Although the geo-referenced IFR charts showing ship position are a great feature, when flying in that mode none of the data fields is visible. The Ace does have a hard key that allows the user to switch among map mode, the currently loaded en route chart and the current IFR chart, so that’s one way to see an important data field such as time to waypoint. But it would be more useful if the user could have two or three data fields displayed along with the IFR chart. For example, it would be helpful to be able to see the ETE waypoint and stopwatch data fields while navigating on an IFR chart, instead of having to cycle through the various pages using the hard key. Bendix/King engineers are working on adding data fields to the approach charts display, according to a spokeswoman.
The IFR en route charts are a great addition, and the data fields remain in position when viewing an en route chart, as they should. The Ace now has another new hard key that makes life a lot easier, a zoom-in/out button that is much faster than the touch-screen zoom feature. Note that the zoom can go only as low as five nautical miles on the en route charts.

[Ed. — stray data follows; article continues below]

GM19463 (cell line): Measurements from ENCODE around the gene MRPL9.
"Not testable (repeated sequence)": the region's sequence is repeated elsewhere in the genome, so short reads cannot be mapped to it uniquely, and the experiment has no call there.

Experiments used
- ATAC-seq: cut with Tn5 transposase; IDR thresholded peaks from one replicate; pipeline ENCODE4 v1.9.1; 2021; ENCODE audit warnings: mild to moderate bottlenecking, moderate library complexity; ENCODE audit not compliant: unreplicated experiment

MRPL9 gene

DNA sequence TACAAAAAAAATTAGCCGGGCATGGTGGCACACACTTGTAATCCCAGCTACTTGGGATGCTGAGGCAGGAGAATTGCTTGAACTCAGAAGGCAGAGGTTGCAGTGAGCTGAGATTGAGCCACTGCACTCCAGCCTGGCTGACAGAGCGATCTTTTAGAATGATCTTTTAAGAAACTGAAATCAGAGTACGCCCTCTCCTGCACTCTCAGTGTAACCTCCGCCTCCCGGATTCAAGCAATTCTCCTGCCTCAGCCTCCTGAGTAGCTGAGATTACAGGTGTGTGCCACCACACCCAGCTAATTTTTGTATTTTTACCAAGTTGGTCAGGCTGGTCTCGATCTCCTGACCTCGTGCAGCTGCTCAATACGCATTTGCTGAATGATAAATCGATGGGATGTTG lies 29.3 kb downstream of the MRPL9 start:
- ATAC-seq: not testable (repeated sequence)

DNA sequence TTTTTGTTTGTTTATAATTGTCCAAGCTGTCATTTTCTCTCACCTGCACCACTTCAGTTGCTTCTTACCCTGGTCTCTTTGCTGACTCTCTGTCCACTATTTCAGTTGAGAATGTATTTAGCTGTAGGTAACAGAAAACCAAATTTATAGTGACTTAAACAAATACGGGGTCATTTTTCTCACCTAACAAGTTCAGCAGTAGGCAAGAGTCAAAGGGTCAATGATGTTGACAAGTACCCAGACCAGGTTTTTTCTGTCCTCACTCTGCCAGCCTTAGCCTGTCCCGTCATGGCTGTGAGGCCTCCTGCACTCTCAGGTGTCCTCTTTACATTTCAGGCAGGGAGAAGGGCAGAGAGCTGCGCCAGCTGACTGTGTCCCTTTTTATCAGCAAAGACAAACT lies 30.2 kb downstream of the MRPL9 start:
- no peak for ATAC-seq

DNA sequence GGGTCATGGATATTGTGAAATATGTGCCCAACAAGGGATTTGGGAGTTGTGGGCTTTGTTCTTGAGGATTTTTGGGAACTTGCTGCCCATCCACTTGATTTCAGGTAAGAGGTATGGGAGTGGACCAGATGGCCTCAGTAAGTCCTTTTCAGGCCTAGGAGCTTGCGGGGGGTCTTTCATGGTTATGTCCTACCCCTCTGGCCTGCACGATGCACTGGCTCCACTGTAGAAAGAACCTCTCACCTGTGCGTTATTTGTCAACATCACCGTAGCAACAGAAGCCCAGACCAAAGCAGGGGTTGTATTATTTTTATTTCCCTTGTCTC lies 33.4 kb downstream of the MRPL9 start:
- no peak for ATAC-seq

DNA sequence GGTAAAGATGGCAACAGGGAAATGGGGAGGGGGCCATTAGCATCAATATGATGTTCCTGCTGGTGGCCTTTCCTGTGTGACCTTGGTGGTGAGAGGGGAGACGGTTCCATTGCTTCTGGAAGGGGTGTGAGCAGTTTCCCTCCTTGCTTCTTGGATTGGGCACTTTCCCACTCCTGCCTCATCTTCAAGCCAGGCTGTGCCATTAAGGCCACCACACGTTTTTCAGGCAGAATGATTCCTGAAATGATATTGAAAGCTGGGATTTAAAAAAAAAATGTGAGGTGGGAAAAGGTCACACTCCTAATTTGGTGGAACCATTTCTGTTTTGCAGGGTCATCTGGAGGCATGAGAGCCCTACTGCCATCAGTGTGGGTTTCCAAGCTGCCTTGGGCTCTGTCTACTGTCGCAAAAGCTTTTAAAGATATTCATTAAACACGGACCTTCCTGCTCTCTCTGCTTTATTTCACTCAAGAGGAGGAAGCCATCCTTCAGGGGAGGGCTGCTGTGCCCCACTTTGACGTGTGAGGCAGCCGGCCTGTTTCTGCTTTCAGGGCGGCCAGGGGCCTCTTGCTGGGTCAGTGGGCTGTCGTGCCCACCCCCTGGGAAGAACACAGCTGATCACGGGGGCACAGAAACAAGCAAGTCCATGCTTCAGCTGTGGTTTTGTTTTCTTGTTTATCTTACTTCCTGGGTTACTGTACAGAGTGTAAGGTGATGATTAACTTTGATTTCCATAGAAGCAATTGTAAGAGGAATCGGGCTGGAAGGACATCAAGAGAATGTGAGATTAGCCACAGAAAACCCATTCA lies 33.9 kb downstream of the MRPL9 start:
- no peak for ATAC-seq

The advantage of the AV8OR touch screen is even more evident with the
en route and IFR charts. Just touch a finger to the screen and move the chart in any direction to see what’s ahead or find an intersection or other feature. The touch screen on the Ace is a bit less sensitive than on the smaller Handheld, and this was done on purpose to make sure the user really wants to perform the selected action. The Ace, like the Handheld, includes a stylus, which makes selecting items on the touch screen much easier for ham-handed users.
The Ace’s charts feature includes another bonus: own-ship position on airport diagrams. This isn’t quite as comprehensive as Garmin’s SafeTaxi diagrams, but the Ace’s large screen provides plenty of room to see your aircraft on the airport surface, and it’s easy to zoom in close for more detail.
A Supplement to Paper Charts
As wonderful as it is to have current IFR charts on one small portable device, the Ace isn’t necessarily a direct replacement for paper charts. Be warned: if you are going to use the Ace’s approach charts when flying IFR, there are some important considerations:
• You must learn how to use the unit thoroughly before you go flying.